A visit to the newly on-the-market Jamesburg Earth Station, a massive satellite receiver that played a key role in communications with space, and its neighbors in an adjacent trailer park.
Saturday, February 11
On Alison Winter’s Memory: Fragments of a Modern History, and issues of memory in the 20th century.
Underlying the compelling feeling that we are our memories is a further common-sense assumption that our entire lives are accurately retained somewhere in the brain ‘bank’ as laid-down memories of our experience, and that we retrieve our lives and selves from an ever expanding stockpile of recollections. Or we can’t, and then that feeling that it’s on the tip of our tongue, or there but just out of range, still encourages us to think that everything we have known or done is in us somewhere, if only our digging equipment were sharper.
Friday, February 10
Jaroslav Flegr and his theory about Toxoplasma gondii, a parasite found in cat feces:
If Flegr is right, the "latent" parasite may be quietly tweaking the connections between our neurons, changing our response to frightening situations, our trust in others, how outgoing we are, and even our preference for certain scents. And that’s not all. He also believes that the organism contributes to car crashes, suicides, and mental disorders such as schizophrenia. When you add up all the different ways it can harm us, says Flegr, "Toxoplasma might even kill as many people as malaria, or at least a million people a year."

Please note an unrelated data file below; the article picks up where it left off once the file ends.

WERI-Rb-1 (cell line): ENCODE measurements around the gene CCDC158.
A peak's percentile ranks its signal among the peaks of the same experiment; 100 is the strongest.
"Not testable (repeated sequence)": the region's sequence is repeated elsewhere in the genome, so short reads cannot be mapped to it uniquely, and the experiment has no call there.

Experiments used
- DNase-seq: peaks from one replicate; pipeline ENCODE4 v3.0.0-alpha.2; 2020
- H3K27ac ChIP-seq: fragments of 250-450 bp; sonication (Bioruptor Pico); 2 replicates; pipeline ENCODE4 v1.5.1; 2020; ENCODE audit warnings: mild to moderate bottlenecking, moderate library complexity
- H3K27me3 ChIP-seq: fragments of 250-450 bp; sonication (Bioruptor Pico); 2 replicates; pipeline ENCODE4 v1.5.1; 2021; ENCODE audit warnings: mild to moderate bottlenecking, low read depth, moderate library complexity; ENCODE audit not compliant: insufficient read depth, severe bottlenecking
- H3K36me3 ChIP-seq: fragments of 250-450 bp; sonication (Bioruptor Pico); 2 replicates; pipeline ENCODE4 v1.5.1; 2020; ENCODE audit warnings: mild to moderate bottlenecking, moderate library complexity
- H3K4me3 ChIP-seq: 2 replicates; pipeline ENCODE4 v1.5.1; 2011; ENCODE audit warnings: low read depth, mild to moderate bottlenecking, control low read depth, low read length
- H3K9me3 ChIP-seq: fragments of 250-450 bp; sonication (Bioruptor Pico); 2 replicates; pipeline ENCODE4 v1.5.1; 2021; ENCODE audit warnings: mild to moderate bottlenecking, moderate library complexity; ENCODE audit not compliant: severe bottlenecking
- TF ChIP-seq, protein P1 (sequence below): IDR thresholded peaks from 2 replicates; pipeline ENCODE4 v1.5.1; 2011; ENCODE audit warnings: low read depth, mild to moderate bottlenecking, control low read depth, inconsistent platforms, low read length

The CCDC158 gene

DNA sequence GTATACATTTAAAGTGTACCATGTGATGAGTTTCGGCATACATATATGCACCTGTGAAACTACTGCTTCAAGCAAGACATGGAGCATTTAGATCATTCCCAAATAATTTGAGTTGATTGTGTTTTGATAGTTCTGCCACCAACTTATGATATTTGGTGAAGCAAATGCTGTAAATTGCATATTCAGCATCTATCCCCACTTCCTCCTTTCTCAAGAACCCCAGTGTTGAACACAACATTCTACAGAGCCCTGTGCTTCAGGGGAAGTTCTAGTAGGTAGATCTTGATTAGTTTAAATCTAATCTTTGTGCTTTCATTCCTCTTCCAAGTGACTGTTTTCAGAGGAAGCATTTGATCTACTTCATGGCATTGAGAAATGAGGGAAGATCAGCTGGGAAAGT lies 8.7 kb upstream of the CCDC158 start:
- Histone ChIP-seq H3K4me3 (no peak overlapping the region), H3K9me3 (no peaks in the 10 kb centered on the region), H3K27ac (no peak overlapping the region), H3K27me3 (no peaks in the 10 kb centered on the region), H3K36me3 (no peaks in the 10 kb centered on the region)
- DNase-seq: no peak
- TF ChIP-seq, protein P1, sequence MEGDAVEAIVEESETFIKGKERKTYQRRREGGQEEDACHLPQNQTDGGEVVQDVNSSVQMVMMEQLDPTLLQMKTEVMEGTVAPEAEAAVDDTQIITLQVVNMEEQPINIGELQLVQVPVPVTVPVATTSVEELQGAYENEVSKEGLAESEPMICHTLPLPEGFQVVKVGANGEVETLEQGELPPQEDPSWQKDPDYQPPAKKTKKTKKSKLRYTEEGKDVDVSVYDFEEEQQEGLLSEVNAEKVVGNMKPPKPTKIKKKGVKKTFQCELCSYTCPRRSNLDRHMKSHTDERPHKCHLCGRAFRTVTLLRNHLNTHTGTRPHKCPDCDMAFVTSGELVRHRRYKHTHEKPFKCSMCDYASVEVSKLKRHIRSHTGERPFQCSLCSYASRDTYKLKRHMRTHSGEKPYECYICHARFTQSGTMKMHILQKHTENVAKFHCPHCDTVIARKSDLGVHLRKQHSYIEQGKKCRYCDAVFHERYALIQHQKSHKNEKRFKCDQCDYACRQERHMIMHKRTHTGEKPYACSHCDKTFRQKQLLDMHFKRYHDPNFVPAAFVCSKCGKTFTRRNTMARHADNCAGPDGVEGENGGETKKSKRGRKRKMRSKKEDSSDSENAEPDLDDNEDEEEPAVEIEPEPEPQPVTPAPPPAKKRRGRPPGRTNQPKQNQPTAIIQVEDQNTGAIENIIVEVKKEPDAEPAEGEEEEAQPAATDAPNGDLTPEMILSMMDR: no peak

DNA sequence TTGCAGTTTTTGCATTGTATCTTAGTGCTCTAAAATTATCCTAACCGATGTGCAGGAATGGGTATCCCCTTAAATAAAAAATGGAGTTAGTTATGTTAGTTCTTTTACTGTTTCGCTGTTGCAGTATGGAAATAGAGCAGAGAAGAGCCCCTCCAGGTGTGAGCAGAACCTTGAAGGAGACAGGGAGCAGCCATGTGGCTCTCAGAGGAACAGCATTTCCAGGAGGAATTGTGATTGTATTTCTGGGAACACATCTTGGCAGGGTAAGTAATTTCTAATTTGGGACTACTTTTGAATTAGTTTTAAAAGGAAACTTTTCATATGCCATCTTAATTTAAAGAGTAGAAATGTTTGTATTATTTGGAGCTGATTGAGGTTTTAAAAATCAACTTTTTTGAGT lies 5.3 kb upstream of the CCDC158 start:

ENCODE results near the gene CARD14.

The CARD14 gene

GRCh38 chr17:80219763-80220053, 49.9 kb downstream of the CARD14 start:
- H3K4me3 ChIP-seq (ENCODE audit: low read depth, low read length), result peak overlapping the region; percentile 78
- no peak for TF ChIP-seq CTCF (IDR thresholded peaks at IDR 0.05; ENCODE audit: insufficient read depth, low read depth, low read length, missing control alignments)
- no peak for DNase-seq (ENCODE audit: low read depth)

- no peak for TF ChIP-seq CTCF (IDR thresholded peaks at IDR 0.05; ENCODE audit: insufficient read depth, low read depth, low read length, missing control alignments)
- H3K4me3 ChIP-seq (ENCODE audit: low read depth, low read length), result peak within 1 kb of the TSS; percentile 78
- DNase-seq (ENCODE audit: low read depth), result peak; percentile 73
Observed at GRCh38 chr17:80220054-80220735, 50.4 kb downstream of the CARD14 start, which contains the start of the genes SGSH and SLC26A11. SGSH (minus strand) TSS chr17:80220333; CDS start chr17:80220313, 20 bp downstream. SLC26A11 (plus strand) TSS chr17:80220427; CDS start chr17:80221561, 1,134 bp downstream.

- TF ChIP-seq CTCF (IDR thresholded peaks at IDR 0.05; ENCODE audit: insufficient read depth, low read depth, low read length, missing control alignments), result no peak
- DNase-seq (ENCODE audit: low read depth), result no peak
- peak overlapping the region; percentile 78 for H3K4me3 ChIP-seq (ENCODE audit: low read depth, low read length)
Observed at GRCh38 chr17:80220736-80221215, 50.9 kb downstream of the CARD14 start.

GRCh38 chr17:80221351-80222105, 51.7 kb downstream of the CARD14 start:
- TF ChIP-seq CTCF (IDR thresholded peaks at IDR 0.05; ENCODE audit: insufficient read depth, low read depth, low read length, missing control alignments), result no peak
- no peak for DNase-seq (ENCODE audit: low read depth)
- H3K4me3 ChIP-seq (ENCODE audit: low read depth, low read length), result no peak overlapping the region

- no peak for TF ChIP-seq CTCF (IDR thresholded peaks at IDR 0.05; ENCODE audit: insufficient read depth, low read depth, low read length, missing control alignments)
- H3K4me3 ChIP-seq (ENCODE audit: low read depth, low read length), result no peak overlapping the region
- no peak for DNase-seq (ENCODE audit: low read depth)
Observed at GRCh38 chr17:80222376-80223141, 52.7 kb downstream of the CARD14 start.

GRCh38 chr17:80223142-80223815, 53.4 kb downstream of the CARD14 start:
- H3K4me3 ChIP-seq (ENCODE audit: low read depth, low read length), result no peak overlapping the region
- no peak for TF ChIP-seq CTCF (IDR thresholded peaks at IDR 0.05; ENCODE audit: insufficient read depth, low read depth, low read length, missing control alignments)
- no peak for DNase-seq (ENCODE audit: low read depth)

Inside the attempt to turn a World War II-era antiaircraft deck (that its owner claims is an independent nation) into “the world’s first truly offshore, almost-anything-goes electronic data haven.”
Thursday, February 9
As the hip-hop group Odd Future rose to fame, their sixteen-year-old breakout star Earl Sweatshirt mysteriously disappeared.
(After a stretch at a school in Samoa, he seems to have reappeared yesterday.)
On Manoj Bhargava, who says he’s “probably the wealthiest Indian in America,” and his ubiquitous product.
A profile of Maggie Gallagher, founder of National Organization for Marriage.
Wednesday, February 8
On literary tourism:
Dickens World, in other words, sounded less like a viable business than it did a mockumentary, or a George Saunders short story, or the thought experiment of a radical Marxist seeking to expose the terminal bankruptcy at the heart of consumerism. And yet it was real.